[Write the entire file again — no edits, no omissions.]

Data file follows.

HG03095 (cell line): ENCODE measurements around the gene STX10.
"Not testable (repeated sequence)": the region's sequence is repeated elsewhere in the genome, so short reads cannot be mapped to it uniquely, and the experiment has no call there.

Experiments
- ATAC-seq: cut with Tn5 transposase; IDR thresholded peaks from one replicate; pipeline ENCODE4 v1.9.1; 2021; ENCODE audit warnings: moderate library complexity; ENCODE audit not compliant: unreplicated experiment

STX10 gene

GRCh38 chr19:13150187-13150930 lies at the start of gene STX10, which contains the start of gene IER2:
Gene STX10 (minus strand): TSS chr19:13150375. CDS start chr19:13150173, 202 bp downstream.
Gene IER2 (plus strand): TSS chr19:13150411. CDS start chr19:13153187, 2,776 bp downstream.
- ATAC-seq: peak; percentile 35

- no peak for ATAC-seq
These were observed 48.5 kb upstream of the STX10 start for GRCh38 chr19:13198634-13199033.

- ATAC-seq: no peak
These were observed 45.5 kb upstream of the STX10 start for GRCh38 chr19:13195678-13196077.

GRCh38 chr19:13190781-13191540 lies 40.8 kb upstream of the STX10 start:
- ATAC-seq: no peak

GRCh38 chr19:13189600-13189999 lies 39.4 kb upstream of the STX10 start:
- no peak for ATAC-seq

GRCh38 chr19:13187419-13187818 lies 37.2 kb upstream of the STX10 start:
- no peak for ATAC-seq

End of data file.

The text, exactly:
HG03095 (cell line): ENCODE measurements around the gene STX10.
"Not testable (repeated sequence)": the region's sequence is repeated elsewhere in the genome, so short reads cannot be mapped to it uniquely, and the experiment has no call there.

Experiments
- ATAC-seq: cut with Tn5 transposase; IDR thresholded peaks from one replicate; pipeline ENCODE4 v1.9.1; 2021; ENCODE audit warnings: moderate library complexity; ENCODE audit not compliant: unreplicated experiment

STX10 gene

GRCh38 chr19:13150187-13150930 lies at the start of gene STX10, which contains the start of gene IER2:
Gene STX10 (minus strand): TSS chr19:13150375. CDS start chr19:13150173, 202 bp downstream.
Gene IER2 (plus strand): TSS chr19:13150411. CDS start chr19:13153187, 2,776 bp downstream.
- ATAC-seq: peak; percentile 35

- no peak for ATAC-seq
These were observed 48.5 kb upstream of the STX10 start for GRCh38 chr19:13198634-13199033.

- ATAC-seq: no peak
These were observed 45.5 kb upstream of the STX10 start for GRCh38 chr19:13195678-13196077.

GRCh38 chr19:13190781-13191540 lies 40.8 kb upstream of the STX10 start:
- ATAC-seq: no peak

GRCh38 chr19:13189600-13189999 lies 39.4 kb upstream of the STX10 start:
- no peak for ATAC-seq

GRCh38 chr19:13187419-13187818 lies 37.2 kb upstream of the STX10 start:
- no peak for ATAC-seq